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Valerian and the City of a Thousand Planets ✪✪✪½ Opened August 10
I have a love hate relationship with the director of this film Luc Besson. He's helmed some amazing films like The Fifth Element, Nikita, Leon: The Professional and then theres the Taken series and Lucy recently, which was okay but fell down at the end. He's prolific in writing and directing and has an incredible imaginative visual eye. Valerian is a passion project inspired by his childhood beloved French comic book Valerian and Laureline.
Think a cross between Star Wars and Avatar. I'm sure certain this will be criticized for being derivative of Star Wars and the like, however it's Star Wars which is derivative of all these early works, especially Edgar Rice Burroughs John Carter. The comic book of Valerian was first published in 1967.
I took along a bunch of teenagers, including my nearly fifteen year old and seventeen year old. All the kids enjoyed the film. Harsh critic Mr. Nearly Fifteen said it was okay, which is code for good. The storyline isn't anything fabulous and the animated characters give a better performance than the young leads ... corny is the appropriate word ... but this is still an entertaining film and something different. The CGI is quite stunning and Rihanna's much publicized appearance is worth the entry price. Her song and dance routine is mesmerizing. To enjoy how far the human imagination can travel it's worth seeing this film. I'd be happy to see a #2 as long as they work on the script as much as the CGI.
VALERIAN AND THE CITY OF A THOUSAND PLANETS is the visually spectacular new adventure film from Luc Besson, the legendary director of The Professional, The Fifth Element and Lucy, based on the ground-breaking comic book series which inspired a generation of artists, writers and filmmakers. In the 28th century, Valerian (Dane DeHaan) and Laureline (Cara Delevingne) are a team of special operatives charged with maintaining order throughout the human territories. Under assignment from the Minister of Defense, the two embark on a mission to the astonishing city of Alpha-an ever-expanding metropolis where species from all over the universe have converged over centuries to share knowledge, intelligence and cultures with each other. There is a mystery at the center of Alpha, a dark force which threatens the peaceful existence of the City of a Thousand Planets, and Valerian and Laureline must race to identify the marauding menace and safeguard not just Alpha, but the future of the universe.
Wind River ✪✪✪½ Opened August 10
The writer of Sicario, one of my all time favorite thrillers, and acclaimed Hell or High Water jumps into the director's seat as well as penning the screenplay for Wind River. We have high expectations of Taylor Sheridan and he half delivers here.
This is a good film with some interesting ideas but the pacing is off with long speeches that seem a touch unnecessary. It feels as though Sheridan wanted to give some depth to his characters and so instead of confidently believing he'd already achieved this, he serves up too many soul-exposing scenes. The photography is good and there's a few fun scenes with Elizabeth Olsen strutting her tough girl stuff. As it is, Sheridan lacks the discipline he showed us in Sicario.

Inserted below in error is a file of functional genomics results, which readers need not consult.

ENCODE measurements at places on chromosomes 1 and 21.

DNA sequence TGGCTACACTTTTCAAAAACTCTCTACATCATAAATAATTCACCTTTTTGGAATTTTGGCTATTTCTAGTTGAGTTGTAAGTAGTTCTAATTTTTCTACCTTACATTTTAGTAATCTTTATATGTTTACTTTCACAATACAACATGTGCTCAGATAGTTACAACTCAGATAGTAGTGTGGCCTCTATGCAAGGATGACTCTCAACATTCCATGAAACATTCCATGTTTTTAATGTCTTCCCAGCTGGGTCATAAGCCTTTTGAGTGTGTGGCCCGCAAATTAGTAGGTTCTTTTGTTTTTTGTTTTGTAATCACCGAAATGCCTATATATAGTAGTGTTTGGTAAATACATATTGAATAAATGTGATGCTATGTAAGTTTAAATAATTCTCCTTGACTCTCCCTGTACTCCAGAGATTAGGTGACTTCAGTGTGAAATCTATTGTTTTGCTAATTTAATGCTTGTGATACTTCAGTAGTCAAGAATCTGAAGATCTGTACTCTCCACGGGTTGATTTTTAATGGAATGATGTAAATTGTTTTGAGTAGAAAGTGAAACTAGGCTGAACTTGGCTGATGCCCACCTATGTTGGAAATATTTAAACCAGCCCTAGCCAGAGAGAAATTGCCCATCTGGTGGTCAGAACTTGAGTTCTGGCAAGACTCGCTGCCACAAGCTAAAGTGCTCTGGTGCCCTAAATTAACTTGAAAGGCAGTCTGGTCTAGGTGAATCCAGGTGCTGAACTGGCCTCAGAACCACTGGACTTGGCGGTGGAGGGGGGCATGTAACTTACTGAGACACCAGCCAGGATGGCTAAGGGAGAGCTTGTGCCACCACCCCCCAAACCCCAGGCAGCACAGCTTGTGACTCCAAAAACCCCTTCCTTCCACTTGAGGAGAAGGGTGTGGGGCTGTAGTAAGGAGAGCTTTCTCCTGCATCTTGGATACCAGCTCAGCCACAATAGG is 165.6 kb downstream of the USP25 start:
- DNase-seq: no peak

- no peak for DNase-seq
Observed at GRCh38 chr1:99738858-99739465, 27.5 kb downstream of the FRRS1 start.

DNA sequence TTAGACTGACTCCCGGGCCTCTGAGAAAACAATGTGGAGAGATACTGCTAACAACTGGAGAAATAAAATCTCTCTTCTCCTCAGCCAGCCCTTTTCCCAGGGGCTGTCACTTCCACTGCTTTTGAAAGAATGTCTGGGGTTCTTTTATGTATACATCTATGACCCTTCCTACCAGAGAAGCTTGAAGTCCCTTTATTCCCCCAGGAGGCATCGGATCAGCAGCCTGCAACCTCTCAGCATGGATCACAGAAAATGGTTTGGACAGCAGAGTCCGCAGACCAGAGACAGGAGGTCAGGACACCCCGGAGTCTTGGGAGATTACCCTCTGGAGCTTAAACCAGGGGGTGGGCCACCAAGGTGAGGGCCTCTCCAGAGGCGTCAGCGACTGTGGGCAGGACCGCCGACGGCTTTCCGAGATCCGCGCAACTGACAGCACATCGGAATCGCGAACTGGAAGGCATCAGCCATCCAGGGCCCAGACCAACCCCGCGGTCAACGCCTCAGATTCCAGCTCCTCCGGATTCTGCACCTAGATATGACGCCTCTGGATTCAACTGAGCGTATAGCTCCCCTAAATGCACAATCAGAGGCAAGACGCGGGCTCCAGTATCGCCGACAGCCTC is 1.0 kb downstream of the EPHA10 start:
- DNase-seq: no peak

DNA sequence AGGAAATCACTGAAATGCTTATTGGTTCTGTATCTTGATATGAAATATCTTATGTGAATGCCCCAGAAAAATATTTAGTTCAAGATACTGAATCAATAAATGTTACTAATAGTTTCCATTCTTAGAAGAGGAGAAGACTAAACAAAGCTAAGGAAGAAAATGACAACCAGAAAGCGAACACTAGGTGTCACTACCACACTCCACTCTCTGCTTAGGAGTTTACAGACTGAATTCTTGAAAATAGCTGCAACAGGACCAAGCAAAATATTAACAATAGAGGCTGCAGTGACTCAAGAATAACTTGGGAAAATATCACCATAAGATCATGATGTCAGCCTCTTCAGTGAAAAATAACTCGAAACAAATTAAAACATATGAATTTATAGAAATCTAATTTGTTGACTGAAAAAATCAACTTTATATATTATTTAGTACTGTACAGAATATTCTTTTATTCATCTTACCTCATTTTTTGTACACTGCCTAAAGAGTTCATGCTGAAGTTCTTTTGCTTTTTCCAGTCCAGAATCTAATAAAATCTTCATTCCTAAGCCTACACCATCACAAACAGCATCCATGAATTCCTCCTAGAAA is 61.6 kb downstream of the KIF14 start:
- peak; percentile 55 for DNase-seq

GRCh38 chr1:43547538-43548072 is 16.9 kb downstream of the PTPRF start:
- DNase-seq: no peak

With a little thought put into the pacing and ending, I think we would have had a real winner. As it is, you won't be disappointed, you'll just wish for more. Take a coat too. Lots of snow. Brrr.
WIND RIVER is a chilling thriller that follows a rookie FBI agent (Elizabeth Olsen) who teams up with a local game tracker with deep community ties and a haunted past (Jeremy Renner) to investigate the murder of a local girl on a remote Native American Reservation in the hopes of solving her mysterious death. Written and directed by Taylor Sheridan,
The Wall ✪✪✪½ Opened August 10
The Wall is produced by Amazon Studios. They are doing a lot of good stuff. This film is entertaining and reminded me of 1971 Duel, Stephen Spielberg's first film. Like Duel, The Wall is a contained story with basically only one actor for most of the film but with the omnipresent feeling of an unbeatable foe wearing down our protagonist. I can't say much without giving away the twists and intrigue of the film, but I found it clever.
The director knows his stuff, having directed Mr. & Mrs. Smith, Edge of Tomorrow and Bourne Identity, among many other action/thrillers. This isn't a commentary on war, like many other films in this genre. The backdrop of Iraq is merely a setup for a tense psychological thriller.
These type of films are cheap to make but do well on streaming and sometimes at the box office. Certainly an enjoyable film to see on the big screen. Warning: There is one wound scene that is gory. I had to close my eyes. Yuk!
The Wall is a deadly psychological thriller that follows two soldiers pinned down by an Iraqi sniper, with nothing but a crumbling wall between them. Their fight becomes as much a battle of will and wits as it is of lethally accurate marksmanship. Directed by Doug Liman (Mr. & Mrs. Smith, "The Bourne Ultimatum," "Edge of Tomorrow"), "The Wall" stars Aaron Taylor-Johnson ("Nocturnal Animals," "Kick-Ass," "Savages" "Godzilla," "Avengers: Age of Ultron") and WWE star John Cena ("Trainwreck," "Daddy's Home"), "The Wall" is written by first-time screenwriter Dwain Worrell.
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